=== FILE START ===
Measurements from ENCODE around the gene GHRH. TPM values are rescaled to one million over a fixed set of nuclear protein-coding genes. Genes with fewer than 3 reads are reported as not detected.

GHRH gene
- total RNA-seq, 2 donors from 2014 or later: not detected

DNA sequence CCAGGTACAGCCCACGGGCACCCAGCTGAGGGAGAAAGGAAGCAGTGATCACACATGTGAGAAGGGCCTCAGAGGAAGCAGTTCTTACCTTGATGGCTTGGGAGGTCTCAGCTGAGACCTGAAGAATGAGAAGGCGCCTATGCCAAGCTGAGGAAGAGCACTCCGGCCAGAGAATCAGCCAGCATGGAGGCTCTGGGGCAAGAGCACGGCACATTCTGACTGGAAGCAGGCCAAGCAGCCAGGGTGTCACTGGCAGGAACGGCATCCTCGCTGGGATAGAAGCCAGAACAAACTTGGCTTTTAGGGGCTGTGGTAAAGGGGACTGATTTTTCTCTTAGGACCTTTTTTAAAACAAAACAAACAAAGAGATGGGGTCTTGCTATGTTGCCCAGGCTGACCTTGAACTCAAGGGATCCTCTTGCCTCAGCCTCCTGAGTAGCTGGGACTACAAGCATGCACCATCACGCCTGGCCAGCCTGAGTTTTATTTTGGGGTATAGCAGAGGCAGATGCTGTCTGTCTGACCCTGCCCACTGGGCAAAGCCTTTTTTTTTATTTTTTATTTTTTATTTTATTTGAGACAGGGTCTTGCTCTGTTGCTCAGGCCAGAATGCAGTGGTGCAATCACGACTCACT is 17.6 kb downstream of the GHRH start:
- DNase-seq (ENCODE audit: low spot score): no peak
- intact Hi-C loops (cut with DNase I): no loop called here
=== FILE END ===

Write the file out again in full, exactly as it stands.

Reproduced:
Measurements from ENCODE around the gene GHRH. TPM values are rescaled to one million over a fixed set of nuclear protein-coding genes. Genes with fewer than 3 reads are reported as not detected.

GHRH gene
- total RNA-seq, 2 donors from 2014 or later: not detected

DNA sequence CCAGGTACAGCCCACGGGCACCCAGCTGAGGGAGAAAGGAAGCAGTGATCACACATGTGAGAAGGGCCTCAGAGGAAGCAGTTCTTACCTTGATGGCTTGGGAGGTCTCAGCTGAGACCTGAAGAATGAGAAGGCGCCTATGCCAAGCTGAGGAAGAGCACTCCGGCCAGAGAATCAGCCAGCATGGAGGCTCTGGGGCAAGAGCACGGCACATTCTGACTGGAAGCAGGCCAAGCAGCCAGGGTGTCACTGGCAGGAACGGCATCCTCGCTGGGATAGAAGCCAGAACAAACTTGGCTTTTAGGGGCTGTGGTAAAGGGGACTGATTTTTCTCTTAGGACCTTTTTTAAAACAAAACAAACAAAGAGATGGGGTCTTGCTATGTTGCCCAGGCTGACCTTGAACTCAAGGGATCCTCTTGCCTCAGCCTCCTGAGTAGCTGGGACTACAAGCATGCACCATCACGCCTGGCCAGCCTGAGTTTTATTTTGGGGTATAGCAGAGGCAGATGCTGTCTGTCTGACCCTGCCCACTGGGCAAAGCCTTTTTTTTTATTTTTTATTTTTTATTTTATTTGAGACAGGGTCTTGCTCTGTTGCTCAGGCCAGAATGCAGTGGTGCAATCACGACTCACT is 17.6 kb downstream of the GHRH start:
- DNase-seq (ENCODE audit: low spot score): no peak
- intact Hi-C loops (cut with DNase I): no loop called here